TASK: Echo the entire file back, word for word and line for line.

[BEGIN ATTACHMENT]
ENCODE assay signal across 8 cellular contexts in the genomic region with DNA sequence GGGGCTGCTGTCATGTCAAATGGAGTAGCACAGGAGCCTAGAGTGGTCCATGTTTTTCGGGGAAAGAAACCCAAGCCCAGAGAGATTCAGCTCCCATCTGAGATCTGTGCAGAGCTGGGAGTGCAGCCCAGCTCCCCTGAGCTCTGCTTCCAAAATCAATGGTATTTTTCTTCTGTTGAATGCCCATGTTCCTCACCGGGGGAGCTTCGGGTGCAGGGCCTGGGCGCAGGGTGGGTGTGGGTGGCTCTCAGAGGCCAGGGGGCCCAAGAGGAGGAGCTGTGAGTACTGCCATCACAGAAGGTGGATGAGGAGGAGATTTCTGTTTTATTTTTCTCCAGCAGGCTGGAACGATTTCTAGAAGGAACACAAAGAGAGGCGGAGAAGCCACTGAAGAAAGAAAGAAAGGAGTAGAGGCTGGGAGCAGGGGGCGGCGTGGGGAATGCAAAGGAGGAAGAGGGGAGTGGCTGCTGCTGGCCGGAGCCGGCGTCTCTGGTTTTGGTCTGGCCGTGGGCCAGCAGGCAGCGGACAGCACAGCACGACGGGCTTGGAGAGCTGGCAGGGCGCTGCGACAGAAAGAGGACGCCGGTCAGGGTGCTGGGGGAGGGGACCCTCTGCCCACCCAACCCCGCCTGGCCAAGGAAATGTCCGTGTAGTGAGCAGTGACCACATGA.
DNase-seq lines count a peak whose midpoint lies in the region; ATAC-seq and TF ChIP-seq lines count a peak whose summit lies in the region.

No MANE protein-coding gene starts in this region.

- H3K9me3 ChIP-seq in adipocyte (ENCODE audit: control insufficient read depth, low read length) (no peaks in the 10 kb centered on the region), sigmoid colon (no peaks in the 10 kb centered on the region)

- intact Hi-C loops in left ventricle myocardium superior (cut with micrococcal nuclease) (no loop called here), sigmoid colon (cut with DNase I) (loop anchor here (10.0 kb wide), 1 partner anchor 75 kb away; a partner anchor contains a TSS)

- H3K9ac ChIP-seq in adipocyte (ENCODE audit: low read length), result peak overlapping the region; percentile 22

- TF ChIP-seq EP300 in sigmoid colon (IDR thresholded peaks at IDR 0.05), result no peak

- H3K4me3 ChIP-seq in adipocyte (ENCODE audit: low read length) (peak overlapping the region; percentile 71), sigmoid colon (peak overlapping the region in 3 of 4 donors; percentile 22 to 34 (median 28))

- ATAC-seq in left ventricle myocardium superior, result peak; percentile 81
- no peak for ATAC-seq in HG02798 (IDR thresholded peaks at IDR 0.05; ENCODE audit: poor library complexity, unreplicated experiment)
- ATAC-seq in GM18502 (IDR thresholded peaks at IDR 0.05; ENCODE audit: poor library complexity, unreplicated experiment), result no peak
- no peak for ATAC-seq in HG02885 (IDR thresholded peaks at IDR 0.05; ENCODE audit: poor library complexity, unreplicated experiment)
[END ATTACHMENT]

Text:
ENCODE assay signal across 8 cellular contexts in the genomic region with DNA sequence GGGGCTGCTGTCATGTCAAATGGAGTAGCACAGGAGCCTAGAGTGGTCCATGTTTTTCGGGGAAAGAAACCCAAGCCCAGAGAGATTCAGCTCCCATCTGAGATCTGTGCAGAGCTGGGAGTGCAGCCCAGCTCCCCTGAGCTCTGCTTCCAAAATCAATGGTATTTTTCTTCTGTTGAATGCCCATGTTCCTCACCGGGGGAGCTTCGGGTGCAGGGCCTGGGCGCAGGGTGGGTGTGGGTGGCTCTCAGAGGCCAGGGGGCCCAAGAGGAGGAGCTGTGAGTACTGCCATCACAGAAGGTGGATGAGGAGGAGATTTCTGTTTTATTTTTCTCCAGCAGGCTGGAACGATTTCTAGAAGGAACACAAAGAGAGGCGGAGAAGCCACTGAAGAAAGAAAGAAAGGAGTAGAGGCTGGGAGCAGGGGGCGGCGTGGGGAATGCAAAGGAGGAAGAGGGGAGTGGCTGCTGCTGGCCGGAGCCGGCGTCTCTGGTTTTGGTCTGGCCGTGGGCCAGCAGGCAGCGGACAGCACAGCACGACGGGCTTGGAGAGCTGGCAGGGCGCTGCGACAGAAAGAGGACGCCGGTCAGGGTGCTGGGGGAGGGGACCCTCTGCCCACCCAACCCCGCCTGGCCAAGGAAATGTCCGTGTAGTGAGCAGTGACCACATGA.
DNase-seq lines count a peak whose midpoint lies in the region; ATAC-seq and TF ChIP-seq lines count a peak whose summit lies in the region.

No MANE protein-coding gene starts in this region.

- H3K9me3 ChIP-seq in adipocyte (ENCODE audit: control insufficient read depth, low read length) (no peaks in the 10 kb centered on the region), sigmoid colon (no peaks in the 10 kb centered on the region)

- intact Hi-C loops in left ventricle myocardium superior (cut with micrococcal nuclease) (no loop called here), sigmoid colon (cut with DNase I) (loop anchor here (10.0 kb wide), 1 partner anchor 75 kb away; a partner anchor contains a TSS)

- H3K9ac ChIP-seq in adipocyte (ENCODE audit: low read length), result peak overlapping the region; percentile 22

- TF ChIP-seq EP300 in sigmoid colon (IDR thresholded peaks at IDR 0.05), result no peak

- H3K4me3 ChIP-seq in adipocyte (ENCODE audit: low read length) (peak overlapping the region; percentile 71), sigmoid colon (peak overlapping the region in 3 of 4 donors; percentile 22 to 34 (median 28))

- ATAC-seq in left ventricle myocardium superior, result peak; percentile 81
- no peak for ATAC-seq in HG02798 (IDR thresholded peaks at IDR 0.05; ENCODE audit: poor library complexity, unreplicated experiment)
- ATAC-seq in GM18502 (IDR thresholded peaks at IDR 0.05; ENCODE audit: poor library complexity, unreplicated experiment), result no peak
- no peak for ATAC-seq in HG02885 (IDR thresholded peaks at IDR 0.05; ENCODE audit: poor library complexity, unreplicated experiment)